What is Kalexate?
Kalexate is a medicine that binds itself to potassium in your digestive tract. This helps prevent your body from absorbing too much potassium.
Kalexate is used to treat high levels of potassium in the blood, also called hyperkalemia.
Kalexate works differently from other medicines because it passes into your intestines without being absorbed into your blood stream.
Kalexate may also be used for purposes not listed here.
Do not give Kalexate orally (by mouth) to a newborn baby.
Avoid taking other medicines by mouth within 3 hours before or 3 hours after you take Kalexate (or 6 hours before/after if you have slow digestion).
Before taking this medicine
You should not use Kalexate if you are allergic to it, or if you have:
low potassium levels (hypokalemia); or
a bowel obstruction.
To make sure Kalexate is safe for you, tell your doctor if you have ever had:
heart disease or high blood pressure;
congestive heart failure;
a weak immune system caused using certain medicine;
severe constipation or other bowel problems;
kidney disease (or if you are on dialysis);
an electrolyte imbalance (such as low levels of potassium, calcium, or magnesium in your blood);
a bowel disorder, or surgery on your intestines;
if you are dehydrated; or
if you are on a low-salt diet.
Because Kalexate is not absorbed into the blood stream, this medicine is not expected to be harmful during pregnancy or while nursing a baby. Tell your doctor if you are pregnant or breast-feeding.
How is sodium polystyrene sulfonate given?
Follow all directions on your prescription label. Do not use this medicine in larger or smaller amounts or for longer than recommended.
Do not give this medicine orally (by mouth) to a newborn baby. Do not give either oral or rectal Kalexate to a baby who has slow digestion caused by surgery or by using other medicines.
Kalexate can be given as a liquid by mouth, through a stomach feeding tube, or as a rectal enema.
To give this medicine orally: Mix the Kalexate powder with water, or with honey or jam to make it taste better. Avoid inhaling the oral powder while you are preparing a dose.
Do not mix the powder with any juice or other liquid that contains potassium, such as orange juice.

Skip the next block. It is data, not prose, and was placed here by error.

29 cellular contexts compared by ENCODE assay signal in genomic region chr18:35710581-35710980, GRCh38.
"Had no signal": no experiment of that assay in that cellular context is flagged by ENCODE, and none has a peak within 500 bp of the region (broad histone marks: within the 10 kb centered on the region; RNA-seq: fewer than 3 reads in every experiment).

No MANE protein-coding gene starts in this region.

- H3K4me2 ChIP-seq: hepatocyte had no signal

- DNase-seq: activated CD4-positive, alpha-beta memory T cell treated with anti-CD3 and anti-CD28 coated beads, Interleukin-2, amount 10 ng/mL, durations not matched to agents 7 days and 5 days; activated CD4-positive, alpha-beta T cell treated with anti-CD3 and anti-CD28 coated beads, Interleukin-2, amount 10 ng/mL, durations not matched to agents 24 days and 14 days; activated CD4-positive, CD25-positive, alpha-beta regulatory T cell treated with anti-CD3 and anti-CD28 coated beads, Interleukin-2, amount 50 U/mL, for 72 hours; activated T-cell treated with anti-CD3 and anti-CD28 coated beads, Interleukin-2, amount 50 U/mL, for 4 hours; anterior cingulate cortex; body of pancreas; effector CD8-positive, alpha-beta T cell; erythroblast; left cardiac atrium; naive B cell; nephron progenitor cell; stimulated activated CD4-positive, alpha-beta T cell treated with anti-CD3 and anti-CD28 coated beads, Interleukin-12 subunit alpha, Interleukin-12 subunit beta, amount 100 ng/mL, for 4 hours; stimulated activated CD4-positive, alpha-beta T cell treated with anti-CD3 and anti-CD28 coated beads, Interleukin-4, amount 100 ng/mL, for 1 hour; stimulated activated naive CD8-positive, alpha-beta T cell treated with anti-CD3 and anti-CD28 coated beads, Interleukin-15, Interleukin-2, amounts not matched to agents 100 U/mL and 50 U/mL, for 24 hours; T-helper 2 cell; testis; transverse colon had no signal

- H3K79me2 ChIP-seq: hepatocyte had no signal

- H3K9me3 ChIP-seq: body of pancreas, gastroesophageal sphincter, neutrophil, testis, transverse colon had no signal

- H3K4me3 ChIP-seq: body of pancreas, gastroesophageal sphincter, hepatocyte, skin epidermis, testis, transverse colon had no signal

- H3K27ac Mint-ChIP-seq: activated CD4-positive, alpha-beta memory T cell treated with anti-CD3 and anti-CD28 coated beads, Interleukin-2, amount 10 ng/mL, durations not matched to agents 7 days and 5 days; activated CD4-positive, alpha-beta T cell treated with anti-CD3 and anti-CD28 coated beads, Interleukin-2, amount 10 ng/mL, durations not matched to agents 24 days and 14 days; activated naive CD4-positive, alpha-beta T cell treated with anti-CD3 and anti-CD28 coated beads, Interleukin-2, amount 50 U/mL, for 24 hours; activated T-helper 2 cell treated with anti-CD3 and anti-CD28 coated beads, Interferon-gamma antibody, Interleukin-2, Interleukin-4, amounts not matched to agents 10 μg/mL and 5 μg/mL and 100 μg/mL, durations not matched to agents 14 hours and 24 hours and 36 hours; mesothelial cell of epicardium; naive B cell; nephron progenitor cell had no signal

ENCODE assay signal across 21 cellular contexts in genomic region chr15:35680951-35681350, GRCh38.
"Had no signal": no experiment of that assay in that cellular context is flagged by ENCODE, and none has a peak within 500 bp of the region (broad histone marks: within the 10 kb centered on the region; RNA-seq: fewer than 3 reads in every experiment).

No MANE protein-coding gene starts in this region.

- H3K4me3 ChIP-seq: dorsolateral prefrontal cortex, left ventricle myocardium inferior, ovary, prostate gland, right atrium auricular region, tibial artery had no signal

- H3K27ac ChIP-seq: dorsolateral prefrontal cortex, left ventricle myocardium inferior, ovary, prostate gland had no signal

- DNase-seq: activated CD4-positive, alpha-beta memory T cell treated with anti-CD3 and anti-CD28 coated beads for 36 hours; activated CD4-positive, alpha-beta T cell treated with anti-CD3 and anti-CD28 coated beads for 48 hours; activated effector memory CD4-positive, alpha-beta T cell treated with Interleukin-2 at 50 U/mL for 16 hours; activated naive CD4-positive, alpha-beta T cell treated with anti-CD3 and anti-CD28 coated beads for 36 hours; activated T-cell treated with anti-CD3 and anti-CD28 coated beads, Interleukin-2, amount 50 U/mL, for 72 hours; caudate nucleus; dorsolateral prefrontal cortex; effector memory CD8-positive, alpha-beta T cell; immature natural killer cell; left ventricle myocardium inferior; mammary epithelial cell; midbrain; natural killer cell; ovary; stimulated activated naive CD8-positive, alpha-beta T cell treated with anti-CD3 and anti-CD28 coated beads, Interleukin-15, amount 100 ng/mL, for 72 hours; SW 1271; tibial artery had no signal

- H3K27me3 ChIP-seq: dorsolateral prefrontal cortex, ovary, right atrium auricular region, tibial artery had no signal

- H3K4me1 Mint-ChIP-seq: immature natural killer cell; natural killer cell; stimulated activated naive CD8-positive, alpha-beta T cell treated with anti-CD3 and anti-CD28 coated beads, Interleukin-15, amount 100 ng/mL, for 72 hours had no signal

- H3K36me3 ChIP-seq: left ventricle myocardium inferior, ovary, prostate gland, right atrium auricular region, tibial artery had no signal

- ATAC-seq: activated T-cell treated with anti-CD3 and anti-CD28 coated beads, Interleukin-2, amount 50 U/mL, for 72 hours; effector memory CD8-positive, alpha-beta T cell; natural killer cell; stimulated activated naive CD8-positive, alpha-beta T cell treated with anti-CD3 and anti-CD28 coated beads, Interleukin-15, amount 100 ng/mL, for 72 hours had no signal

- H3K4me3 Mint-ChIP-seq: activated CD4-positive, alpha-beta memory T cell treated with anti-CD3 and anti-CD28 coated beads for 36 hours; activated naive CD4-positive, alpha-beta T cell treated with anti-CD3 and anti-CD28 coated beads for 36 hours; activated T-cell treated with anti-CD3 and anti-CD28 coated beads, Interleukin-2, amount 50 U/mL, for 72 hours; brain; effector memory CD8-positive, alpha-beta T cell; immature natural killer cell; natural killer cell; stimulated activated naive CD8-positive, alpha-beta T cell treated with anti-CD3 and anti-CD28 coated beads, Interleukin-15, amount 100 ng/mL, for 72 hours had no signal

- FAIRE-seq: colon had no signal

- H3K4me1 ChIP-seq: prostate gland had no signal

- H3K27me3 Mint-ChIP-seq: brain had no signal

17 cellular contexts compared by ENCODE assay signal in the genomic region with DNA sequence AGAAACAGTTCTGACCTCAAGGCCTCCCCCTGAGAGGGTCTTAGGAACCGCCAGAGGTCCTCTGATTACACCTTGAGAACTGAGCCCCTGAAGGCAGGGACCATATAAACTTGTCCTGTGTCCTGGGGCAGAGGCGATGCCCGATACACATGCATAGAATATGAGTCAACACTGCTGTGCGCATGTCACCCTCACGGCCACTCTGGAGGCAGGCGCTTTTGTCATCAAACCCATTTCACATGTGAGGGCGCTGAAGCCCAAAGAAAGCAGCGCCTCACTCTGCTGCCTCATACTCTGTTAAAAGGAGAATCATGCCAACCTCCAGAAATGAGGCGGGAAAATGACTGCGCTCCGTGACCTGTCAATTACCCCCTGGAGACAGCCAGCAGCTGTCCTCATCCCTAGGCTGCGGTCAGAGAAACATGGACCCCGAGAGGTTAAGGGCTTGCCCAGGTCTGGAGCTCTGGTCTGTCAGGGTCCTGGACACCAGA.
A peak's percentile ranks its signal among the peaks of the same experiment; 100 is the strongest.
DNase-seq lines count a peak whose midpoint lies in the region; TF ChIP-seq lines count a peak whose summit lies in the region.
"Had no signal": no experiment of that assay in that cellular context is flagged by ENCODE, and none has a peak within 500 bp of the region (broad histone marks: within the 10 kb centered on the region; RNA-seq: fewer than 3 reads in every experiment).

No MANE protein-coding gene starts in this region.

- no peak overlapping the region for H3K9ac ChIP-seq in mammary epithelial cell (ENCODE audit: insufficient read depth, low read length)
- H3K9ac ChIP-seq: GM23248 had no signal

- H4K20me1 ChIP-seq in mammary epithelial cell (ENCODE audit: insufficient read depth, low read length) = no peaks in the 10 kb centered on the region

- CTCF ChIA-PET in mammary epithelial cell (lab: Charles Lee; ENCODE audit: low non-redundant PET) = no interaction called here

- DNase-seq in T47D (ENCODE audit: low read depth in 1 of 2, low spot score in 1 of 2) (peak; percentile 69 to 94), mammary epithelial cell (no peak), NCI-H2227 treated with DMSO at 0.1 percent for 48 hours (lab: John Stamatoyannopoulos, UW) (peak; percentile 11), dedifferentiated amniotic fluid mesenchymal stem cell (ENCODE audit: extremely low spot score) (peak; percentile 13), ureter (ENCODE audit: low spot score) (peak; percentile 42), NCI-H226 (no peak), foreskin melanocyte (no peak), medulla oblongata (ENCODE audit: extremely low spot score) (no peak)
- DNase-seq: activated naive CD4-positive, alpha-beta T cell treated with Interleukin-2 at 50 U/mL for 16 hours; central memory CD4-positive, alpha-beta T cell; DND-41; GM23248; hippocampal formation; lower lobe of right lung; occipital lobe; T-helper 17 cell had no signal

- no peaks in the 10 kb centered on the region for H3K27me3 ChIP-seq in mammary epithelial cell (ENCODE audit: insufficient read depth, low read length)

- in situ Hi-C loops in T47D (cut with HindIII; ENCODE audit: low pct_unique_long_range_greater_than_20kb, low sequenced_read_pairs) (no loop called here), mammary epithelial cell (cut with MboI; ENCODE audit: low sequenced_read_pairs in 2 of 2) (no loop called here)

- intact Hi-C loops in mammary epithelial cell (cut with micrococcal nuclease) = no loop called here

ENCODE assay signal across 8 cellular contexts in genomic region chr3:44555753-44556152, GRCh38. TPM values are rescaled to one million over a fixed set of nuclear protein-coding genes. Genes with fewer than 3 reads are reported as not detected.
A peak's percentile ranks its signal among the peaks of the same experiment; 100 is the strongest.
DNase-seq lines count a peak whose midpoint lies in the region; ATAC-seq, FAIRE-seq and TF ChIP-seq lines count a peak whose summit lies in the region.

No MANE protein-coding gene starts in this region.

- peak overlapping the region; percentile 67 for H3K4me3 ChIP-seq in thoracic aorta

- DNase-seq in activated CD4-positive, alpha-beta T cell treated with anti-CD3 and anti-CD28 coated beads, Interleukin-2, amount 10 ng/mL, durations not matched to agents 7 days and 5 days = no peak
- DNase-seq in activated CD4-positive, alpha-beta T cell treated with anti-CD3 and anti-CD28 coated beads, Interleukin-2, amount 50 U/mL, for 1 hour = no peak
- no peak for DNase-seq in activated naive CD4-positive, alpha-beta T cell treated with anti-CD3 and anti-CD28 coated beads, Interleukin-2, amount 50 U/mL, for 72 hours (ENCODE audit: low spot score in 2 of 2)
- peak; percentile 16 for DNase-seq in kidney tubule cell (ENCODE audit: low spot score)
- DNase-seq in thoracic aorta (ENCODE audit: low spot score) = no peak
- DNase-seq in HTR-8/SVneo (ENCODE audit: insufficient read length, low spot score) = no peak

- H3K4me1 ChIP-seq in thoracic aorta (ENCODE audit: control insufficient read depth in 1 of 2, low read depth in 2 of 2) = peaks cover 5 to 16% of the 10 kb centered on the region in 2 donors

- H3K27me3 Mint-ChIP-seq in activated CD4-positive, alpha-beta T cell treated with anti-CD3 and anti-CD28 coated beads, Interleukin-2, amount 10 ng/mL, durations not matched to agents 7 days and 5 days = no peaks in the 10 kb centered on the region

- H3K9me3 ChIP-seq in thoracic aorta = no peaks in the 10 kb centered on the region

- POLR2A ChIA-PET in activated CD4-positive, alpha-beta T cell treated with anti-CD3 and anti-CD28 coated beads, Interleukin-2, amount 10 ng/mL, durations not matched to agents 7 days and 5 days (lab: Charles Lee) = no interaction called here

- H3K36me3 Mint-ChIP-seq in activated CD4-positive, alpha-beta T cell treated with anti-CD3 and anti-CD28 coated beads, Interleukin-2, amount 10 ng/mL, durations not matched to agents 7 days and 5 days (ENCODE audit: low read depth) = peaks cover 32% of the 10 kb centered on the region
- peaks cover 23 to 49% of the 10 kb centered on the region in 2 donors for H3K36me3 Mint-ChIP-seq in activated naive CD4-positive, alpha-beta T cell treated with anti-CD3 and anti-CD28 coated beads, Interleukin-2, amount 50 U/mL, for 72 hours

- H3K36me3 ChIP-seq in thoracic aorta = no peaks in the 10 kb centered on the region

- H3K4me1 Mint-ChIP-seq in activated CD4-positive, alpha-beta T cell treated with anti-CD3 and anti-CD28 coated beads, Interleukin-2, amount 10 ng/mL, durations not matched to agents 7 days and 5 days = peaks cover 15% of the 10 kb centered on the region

The rectal enema form of this medicine is usually given by a healthcare professional. The enema will be inserted slowly while you are lying down. You may need to hold in the enema for up to several hours. The Kalexate enema is usually followed with a second cleansing enema.
You will need frequent medical tests to help your doctor determine how long to treat you with Kalexate.
Keep using this medicine even if you feel fine. Hyperkalemia often has no symptoms that you will notice until your potassium levels are very low.
Store at room temperature away from moisture and heat.
What happens if I miss a dose?
Use the missed dose as soon as you remember. Skip the missed dose if it is almost time for your next scheduled dose. Do not use extra medicine to make up the missed dose.
What happens if I overdose?
Seek emergency medical attention or call the Poison Help line at 1-800-222-1222.
Overdose may cause low potassium or low calcium (leg cramps, constipation, increased thirst or urination, fast or slow heart rate, fluttering in your chest, numbness or tingling, muscle weakness or tightness).
What should I avoid while receiving Kalexate?
Kalexate can make it harder for your body to absorb medicines you take by mouth. This could make the other medicines less effective. Avoid taking other medicines within 3 hours before or 3 hours after you take this medicine.
If you have a condition that slows your digestion, avoid taking other medicines by mouth within 6 hours before or 6 hours after you take Kalexate.